An important tool in the successful trader's arsenal is the ability to read the tape and today I've asked Adam Halpern from IndicatorWarehouse.com to give us some insight into what he sees and how he manages to read the tape. Please enjoy the article, comment below, and check out IndicatorWarehouse.com.
As an experienced trader in the S&P500 going back to the early 90’s, just after the contract was developed, I am constantly watching myself to be sure I am keeping things simple.
When you really stand back and look at the daily S&P500 you have several things that keep reoccurring throughout a trading session. With that being the case, you have to constantly be sure you are not overly complicating the day trading process.
After all, the market can only go up, go down, or move sideways in a choppy fashion. To identify which way it is going to move you have to first learn how the read what is often called “the Tape”. To me, the Tape means the surface bias of the overall stock market at that time when you are preparing to put on a trade.
To do this I watch some simple indexes that are all available on any data vendor service.
The best Tape reading indexes are: The Dow Jones Industrials (DJI), The NASDAQ Composite Index (COMP), the TRIN (TRIN), the Advance/decline line (ADD), and the key banking index (BKX). We offer information on how to read these indexes in our manual for Boomerang Scalp Trader.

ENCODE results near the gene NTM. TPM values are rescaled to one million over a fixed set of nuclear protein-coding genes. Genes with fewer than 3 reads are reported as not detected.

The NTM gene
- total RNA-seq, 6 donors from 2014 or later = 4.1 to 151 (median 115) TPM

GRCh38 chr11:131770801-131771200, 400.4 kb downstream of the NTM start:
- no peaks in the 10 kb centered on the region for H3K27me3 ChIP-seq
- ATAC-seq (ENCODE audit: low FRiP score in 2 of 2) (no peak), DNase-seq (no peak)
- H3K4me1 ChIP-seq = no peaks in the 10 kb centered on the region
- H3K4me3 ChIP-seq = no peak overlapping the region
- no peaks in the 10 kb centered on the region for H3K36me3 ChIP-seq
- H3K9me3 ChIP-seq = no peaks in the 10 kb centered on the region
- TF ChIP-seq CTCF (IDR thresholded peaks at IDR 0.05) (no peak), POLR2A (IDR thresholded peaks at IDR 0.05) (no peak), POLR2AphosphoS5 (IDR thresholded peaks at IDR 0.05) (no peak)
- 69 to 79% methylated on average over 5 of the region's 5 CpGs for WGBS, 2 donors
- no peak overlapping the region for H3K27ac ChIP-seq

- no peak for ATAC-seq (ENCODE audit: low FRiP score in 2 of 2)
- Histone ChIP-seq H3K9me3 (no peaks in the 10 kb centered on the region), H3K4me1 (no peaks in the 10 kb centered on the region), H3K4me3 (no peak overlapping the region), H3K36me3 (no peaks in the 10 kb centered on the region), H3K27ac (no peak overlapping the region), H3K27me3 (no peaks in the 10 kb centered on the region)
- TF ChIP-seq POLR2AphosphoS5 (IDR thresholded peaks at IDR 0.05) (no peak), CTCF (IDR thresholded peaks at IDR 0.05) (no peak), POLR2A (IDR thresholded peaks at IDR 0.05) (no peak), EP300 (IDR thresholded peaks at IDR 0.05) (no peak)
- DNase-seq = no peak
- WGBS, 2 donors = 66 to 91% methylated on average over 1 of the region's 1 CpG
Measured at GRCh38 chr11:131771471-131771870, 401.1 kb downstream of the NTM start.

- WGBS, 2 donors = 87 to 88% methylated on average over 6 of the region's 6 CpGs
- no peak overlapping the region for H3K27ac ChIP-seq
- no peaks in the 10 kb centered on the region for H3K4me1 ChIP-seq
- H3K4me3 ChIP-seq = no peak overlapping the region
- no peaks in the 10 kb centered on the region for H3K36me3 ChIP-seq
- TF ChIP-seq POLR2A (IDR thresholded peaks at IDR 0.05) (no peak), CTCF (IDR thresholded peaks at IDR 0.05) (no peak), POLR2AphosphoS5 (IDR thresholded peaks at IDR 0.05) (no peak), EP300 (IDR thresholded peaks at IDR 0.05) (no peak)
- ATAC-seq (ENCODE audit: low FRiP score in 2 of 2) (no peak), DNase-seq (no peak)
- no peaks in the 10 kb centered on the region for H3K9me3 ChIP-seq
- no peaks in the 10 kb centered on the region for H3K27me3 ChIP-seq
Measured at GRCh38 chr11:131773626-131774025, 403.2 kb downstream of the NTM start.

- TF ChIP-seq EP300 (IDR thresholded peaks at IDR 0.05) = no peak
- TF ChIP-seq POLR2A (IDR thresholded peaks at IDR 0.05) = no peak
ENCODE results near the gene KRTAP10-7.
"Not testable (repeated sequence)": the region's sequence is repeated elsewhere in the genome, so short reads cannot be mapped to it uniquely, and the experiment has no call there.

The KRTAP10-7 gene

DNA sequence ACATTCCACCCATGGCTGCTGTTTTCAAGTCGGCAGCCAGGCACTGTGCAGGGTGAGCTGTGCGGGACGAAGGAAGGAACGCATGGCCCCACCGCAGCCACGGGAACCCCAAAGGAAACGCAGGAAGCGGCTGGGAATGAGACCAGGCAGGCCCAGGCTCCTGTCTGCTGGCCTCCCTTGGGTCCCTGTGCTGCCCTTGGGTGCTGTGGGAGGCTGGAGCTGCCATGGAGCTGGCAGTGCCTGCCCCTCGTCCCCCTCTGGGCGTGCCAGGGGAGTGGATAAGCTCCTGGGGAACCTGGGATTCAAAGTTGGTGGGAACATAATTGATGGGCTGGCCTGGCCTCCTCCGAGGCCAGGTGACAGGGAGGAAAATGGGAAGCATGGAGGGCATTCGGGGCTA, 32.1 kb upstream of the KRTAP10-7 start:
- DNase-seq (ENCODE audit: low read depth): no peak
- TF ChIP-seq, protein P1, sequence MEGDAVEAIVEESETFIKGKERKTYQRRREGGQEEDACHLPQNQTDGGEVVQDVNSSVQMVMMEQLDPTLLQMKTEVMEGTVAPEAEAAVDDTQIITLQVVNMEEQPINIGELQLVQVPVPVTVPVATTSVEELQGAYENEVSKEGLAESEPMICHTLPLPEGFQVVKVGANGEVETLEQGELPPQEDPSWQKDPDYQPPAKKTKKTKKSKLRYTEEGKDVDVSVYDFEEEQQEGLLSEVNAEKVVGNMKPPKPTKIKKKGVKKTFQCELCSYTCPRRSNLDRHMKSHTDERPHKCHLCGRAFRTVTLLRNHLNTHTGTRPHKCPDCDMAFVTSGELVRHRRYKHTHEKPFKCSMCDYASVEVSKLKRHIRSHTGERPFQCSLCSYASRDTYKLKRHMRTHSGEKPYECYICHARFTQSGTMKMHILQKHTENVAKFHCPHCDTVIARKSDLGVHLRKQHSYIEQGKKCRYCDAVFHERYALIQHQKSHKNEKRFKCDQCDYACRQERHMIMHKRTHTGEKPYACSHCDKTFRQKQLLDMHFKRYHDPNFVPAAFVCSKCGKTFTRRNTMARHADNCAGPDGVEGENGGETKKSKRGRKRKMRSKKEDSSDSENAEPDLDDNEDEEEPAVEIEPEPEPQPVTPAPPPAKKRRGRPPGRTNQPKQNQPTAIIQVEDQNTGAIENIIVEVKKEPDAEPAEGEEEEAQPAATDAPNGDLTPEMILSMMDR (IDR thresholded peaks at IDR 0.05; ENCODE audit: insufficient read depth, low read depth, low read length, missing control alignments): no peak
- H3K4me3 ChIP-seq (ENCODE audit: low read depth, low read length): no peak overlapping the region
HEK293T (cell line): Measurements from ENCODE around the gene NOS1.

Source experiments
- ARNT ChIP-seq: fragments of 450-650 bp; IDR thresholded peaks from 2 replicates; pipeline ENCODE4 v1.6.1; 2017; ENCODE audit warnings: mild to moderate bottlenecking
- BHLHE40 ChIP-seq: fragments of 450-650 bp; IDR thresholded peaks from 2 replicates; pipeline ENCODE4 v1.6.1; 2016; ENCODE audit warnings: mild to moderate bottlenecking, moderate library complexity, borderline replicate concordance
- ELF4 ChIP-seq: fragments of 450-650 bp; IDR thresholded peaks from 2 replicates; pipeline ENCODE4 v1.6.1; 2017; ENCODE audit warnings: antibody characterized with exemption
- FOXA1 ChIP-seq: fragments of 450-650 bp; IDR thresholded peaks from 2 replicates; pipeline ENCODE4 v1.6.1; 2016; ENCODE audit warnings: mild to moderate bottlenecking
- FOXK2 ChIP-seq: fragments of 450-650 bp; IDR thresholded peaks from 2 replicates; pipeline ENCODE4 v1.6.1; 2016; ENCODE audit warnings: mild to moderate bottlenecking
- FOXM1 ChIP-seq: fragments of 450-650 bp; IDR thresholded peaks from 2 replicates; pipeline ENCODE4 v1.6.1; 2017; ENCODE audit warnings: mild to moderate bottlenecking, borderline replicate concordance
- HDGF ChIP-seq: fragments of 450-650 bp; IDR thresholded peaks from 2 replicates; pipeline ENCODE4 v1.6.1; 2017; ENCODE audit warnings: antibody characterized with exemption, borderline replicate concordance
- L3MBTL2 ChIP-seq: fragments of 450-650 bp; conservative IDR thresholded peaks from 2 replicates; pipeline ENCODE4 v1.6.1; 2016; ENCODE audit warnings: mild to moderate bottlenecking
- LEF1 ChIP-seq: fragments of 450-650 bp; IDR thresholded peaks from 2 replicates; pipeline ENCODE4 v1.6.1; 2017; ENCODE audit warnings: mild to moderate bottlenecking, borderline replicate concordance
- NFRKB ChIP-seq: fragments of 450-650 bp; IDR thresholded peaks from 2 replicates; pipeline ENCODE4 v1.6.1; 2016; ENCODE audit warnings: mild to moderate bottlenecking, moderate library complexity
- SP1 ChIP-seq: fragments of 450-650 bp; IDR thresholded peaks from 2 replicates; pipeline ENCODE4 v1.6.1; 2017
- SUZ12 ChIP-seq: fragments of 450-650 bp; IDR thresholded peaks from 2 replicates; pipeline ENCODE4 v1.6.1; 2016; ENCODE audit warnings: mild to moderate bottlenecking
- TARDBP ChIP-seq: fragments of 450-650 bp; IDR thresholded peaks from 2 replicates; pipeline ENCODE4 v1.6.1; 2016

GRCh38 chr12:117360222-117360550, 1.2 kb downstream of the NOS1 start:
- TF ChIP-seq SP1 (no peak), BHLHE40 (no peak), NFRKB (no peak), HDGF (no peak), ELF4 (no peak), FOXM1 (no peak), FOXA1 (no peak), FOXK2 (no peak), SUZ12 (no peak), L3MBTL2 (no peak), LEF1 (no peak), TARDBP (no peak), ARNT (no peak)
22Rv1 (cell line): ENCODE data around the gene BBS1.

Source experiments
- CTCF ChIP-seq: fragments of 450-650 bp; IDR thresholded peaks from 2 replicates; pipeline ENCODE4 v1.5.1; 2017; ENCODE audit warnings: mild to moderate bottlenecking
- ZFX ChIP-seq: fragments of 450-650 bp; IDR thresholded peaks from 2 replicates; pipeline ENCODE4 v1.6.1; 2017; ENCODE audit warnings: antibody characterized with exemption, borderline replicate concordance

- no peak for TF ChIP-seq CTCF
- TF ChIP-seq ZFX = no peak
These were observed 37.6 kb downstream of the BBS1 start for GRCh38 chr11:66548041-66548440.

Basically, if you see the Dow up over +30-40, the NASDAQ over +15 or more, TRIN holding under .80, a strong A/D line and BKX up 1% or more that is a Bullish Tape. The opposite is a Bearish Tape. However, you need to learn the nuances to get a good feel for the surface bias of the market.
Once you can assess the markets’ surface condition, then you will look to base your scalp trades on how the Tape looks. If the Tape is a strong Bullish Tape then you do not want to take shorts. Trading on the short side with a strong Bullish Tape will only get you knocked around and most likely see losing trades.
If the Tape is very Bearish then trying to buy dips is going to be an exercise in frustration unless you catch an absolute stronger low of that time frame.
Once you can identify the right side of the bias, then just prepare your scalp trades on that side of the market. Very often it is just a matter of taking break outs of recent highs on a Bullish Tape and break downs of recent lows on a very weak Bearish Tape.
Over the years I’ve watched beginning traders struggle over and over putting trades on against the Tape. If you are going to be a professional trader (and why wouldn’t you want to be) then you must learn to read the Tape as a primary part of your daily trading strategy.
Your trades will flow easier, you will get “more bang for your buck” in terms of the trade moving your way in a decisive fashion, and you will normally be able to see a trade come back your way if it pushes against you.